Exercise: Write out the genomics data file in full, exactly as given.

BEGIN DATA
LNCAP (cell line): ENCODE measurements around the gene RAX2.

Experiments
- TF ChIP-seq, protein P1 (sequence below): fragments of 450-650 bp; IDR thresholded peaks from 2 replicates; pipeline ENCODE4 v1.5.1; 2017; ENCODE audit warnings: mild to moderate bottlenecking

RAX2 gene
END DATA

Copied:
LNCAP (cell line): ENCODE measurements around the gene RAX2.

Experiments
- TF ChIP-seq, protein P1 (sequence below): fragments of 450-650 bp; IDR thresholded peaks from 2 replicates; pipeline ENCODE4 v1.5.1; 2017; ENCODE audit warnings: mild to moderate bottlenecking

RAX2 gene